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1.
Eur J Public Health ; 32(1): 140-144, 2022 Feb 01.
Article in English | MEDLINE | ID: covidwho-1672190

ABSTRACT

BACKGROUND: As most COVID-19 transmission occurs locally, targeted measures where the likelihood of infection and hospitalization is highest may be a prudent risk management strategy. To date, in the Republic of Ireland, a regional comparison of COVID-19 cases and hospitalizations has not been completed. Here, we investigate (i) the variation in rates of confirmed infection and hospital admissions within geographical units of the Republic of Ireland and (ii) frequency of deviations in risk of infection or risk of hospitalization. METHODS: We analyzed routinely collected, publicly available data available from the National Health Protection and Surveillance Centre and Health Service Executive from nine geographical units, known as Community Health Organization areas. The observational period included 206 14-day periods (1 September 2020-15 April 2021). RESULTS: A total of 206 844 laboratory-confirmed cases and 7721 hospitalizations were reported. The national incidence of confirmed infections was 4508 [95% confidence interval (CI) 4489-4528] per 100 000 people. The risk of hospital admission among confirmed cases was 3.7% (95% CI 3.5-3.9). Across geographical units, the likelihood that rolling 14-day risk of infection or hospitalization exceeded national levels was 9-86% and 0-88%, respectively. In the most affected regions, we estimate this resulted in an excess of 15 180 infections and 1920 hospitalizations. CONCLUSIONS: Responses to future COVID-19 outbreaks should consider the risk and harm of infection posed to people living in specific regions. Given the recent surges of COVID-19 cases in Europe, every effort should be made to strengthen local surveillance and to tailor community-centred measures to control transmission.


Subject(s)
COVID-19 , Disease Outbreaks , Hospitalization , Humans , Ireland/epidemiology , SARS-CoV-2
2.
Eur J Public Health ; 32(1): 140-144, 2022 Feb 01.
Article in English | MEDLINE | ID: covidwho-1413557

ABSTRACT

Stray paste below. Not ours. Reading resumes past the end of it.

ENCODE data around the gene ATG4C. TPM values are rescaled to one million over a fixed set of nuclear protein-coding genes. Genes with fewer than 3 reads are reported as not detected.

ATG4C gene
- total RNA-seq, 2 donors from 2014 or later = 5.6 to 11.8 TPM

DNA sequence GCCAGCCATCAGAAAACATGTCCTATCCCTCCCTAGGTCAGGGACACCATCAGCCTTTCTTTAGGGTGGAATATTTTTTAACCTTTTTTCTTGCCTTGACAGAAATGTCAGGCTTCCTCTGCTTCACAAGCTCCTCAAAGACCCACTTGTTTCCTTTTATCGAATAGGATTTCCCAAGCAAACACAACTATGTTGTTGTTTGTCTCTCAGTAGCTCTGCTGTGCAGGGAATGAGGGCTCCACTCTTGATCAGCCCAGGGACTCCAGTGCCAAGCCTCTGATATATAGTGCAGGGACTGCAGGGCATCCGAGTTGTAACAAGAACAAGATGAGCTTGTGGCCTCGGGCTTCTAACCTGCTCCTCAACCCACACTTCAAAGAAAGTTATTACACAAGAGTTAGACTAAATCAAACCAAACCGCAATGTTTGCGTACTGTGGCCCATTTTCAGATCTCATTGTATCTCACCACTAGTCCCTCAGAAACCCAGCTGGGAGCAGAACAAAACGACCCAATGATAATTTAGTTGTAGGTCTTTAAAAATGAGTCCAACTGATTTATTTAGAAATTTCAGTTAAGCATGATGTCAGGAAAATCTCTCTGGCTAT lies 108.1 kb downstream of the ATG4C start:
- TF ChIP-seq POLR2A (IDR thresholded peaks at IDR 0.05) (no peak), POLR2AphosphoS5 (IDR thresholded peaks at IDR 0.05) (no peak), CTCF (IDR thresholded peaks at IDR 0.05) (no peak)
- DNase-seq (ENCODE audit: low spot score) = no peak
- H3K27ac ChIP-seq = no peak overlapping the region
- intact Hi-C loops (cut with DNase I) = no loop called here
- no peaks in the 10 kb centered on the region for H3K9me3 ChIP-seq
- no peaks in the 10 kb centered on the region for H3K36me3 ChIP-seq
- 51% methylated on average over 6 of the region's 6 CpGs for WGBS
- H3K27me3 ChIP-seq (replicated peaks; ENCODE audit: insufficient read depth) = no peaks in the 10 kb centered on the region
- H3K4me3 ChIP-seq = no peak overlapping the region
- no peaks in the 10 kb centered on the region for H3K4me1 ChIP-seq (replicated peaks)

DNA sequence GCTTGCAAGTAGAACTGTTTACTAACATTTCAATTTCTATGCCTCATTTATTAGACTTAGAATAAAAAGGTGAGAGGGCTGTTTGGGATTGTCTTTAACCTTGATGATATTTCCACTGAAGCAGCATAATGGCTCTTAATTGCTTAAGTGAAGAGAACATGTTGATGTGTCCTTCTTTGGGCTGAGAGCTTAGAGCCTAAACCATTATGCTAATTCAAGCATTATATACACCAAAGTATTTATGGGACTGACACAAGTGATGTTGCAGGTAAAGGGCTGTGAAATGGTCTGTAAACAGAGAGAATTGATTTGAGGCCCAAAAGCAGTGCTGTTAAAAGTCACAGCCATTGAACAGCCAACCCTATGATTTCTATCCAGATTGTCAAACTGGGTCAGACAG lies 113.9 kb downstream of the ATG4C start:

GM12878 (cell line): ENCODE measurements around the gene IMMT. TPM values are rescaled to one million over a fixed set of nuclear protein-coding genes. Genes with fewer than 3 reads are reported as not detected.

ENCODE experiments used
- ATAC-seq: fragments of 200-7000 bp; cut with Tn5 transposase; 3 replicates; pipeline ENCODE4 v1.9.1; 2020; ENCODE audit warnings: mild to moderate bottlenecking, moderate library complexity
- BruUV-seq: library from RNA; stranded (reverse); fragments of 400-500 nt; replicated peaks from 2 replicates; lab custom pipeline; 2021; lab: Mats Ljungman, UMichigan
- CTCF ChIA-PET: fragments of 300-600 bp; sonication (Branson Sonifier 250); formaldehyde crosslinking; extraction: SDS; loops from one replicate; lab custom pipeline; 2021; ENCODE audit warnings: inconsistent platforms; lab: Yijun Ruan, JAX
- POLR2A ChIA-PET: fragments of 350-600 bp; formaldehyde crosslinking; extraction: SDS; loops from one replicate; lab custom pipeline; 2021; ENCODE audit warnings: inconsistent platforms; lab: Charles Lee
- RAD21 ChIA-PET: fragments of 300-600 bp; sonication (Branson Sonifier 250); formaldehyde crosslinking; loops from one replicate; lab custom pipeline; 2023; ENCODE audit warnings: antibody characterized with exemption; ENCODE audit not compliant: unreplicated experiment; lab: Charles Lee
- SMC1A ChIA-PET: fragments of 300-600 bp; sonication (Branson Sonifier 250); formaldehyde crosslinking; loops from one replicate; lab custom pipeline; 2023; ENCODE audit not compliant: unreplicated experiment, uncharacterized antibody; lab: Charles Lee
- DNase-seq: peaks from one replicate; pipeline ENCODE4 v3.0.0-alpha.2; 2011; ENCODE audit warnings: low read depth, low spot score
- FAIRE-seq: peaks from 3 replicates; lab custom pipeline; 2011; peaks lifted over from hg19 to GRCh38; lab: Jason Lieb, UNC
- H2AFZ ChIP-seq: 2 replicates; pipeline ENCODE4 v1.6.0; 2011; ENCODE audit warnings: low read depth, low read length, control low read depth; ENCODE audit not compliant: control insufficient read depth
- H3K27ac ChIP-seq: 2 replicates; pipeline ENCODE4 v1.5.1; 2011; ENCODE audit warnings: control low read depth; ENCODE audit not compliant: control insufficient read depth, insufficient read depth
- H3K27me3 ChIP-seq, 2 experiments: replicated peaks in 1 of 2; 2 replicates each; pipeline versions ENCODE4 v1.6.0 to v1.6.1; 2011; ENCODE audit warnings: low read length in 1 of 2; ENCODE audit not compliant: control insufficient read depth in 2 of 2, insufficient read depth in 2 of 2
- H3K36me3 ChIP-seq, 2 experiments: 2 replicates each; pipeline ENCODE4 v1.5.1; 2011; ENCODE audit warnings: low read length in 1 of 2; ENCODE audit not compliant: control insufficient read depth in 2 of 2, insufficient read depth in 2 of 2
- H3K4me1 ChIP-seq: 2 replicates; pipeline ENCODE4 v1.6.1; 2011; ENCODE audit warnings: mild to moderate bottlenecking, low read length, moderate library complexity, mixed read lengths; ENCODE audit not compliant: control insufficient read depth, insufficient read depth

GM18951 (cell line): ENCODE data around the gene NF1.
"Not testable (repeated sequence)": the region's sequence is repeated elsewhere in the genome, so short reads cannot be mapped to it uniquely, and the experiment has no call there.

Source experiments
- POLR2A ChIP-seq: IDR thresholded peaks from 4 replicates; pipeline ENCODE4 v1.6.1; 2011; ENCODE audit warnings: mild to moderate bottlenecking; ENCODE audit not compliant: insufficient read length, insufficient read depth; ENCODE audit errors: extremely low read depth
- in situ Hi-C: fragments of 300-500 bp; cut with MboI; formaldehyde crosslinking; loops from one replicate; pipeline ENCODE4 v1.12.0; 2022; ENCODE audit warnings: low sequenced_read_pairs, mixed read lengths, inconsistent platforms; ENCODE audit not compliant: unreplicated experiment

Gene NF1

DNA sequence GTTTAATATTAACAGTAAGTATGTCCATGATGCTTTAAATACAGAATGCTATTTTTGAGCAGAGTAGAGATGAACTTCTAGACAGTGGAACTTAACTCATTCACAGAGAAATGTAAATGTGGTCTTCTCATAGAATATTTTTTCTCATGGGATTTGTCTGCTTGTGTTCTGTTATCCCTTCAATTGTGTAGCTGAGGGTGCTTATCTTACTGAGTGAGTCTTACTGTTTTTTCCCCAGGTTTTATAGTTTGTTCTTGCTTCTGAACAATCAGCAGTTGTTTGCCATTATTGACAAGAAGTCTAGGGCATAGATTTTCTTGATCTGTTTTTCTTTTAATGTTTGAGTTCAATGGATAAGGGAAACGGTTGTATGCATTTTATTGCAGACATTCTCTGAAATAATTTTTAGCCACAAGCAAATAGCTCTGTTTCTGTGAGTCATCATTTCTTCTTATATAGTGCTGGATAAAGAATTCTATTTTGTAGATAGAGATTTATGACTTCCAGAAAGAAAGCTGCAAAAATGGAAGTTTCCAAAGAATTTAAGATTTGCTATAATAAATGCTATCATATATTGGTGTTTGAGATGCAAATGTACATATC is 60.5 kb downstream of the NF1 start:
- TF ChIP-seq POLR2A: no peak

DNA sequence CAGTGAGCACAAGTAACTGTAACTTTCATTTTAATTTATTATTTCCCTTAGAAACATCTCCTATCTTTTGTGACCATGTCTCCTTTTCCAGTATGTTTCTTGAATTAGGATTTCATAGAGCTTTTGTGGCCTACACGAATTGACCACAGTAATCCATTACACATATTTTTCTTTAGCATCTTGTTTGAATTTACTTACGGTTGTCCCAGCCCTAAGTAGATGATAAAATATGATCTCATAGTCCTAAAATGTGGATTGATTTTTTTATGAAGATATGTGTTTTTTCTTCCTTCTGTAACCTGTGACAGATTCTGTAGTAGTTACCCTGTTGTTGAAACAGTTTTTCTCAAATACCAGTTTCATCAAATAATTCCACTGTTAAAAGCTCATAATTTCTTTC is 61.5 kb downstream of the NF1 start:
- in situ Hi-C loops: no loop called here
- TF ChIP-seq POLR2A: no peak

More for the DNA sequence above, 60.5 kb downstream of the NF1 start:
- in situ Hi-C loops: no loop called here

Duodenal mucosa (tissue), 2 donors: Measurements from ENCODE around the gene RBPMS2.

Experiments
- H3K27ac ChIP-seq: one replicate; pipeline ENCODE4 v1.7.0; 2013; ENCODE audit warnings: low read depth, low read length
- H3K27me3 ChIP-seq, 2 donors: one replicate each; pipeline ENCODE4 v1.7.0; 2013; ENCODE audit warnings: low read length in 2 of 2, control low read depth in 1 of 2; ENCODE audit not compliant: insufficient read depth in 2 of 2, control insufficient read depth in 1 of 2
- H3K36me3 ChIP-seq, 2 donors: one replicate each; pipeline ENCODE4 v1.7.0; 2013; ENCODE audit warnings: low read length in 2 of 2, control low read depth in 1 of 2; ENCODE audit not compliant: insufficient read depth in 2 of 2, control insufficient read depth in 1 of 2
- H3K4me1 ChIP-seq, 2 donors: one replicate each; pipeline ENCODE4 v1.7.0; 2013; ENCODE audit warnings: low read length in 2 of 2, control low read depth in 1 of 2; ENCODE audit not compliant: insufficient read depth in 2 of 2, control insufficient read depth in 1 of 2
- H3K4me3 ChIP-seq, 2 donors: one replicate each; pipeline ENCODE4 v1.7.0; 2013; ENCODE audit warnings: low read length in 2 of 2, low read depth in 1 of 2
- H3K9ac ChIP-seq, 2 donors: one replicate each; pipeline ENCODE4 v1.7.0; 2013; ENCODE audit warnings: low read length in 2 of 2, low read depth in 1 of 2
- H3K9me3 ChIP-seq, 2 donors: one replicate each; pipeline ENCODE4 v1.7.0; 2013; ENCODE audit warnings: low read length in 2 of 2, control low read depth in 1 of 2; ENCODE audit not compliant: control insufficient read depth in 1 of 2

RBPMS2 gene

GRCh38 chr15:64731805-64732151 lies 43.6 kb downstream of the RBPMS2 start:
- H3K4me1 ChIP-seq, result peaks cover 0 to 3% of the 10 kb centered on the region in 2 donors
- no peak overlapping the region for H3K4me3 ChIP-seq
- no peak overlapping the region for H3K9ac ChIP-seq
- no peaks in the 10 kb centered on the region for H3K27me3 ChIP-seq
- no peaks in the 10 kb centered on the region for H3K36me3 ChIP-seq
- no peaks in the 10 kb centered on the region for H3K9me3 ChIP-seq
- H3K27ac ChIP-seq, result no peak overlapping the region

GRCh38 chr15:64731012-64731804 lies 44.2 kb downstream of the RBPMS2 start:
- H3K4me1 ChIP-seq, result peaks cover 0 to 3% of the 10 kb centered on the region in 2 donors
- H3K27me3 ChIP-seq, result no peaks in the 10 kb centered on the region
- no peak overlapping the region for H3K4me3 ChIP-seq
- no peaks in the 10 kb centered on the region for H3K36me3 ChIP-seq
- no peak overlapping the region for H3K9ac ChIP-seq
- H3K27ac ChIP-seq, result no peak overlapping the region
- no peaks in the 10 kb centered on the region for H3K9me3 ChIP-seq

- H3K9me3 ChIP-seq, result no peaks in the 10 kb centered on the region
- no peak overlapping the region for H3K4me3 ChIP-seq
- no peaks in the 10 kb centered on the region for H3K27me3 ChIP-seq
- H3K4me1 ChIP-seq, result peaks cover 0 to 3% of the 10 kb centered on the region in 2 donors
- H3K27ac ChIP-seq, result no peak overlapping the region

BACKGROUND: As most COVID-19 transmission occurs locally, targeted measures where the likelihood of infection and hospitalization is highest may be a prudent risk management strategy. To date, in the Republic of Ireland, a regional comparison of COVID-19 cases and hospitalizations has not been completed. Here, we investigate (i) the variation in rates of confirmed infection and hospital admissions within geographical units of the Republic of Ireland and (ii) frequency of deviations in risk of infection or risk of hospitalization. METHODS: We analyzed routinely collected, publicly available data available from the National Health Protection and Surveillance Centre and Health Service Executive from nine geographical units, known as Community Health Organization areas. The observational period included 206 14-day periods (1 September 2020-15 April 2021). RESULTS: A total of 206 844 laboratory-confirmed cases and 7721 hospitalizations were reported. The national incidence of confirmed infections was 4508 [95% confidence interval (CI) 4489-4528] per 100 000 people. The risk of hospital admission among confirmed cases was 3.7% (95% CI 3.5-3.9). Across geographical units, the likelihood that rolling 14-day risk of infection or hospitalization exceeded national levels was 9-86% and 0-88%, respectively. In the most affected regions, we estimate this resulted in an excess of 15 180 infections and 1920 hospitalizations. CONCLUSIONS: Responses to future COVID-19 outbreaks should consider the risk and harm of infection posed to people living in specific regions. Given the recent surges of COVID-19 cases in Europe, every effort should be made to strengthen local surveillance and to tailor community-centred measures to control transmission.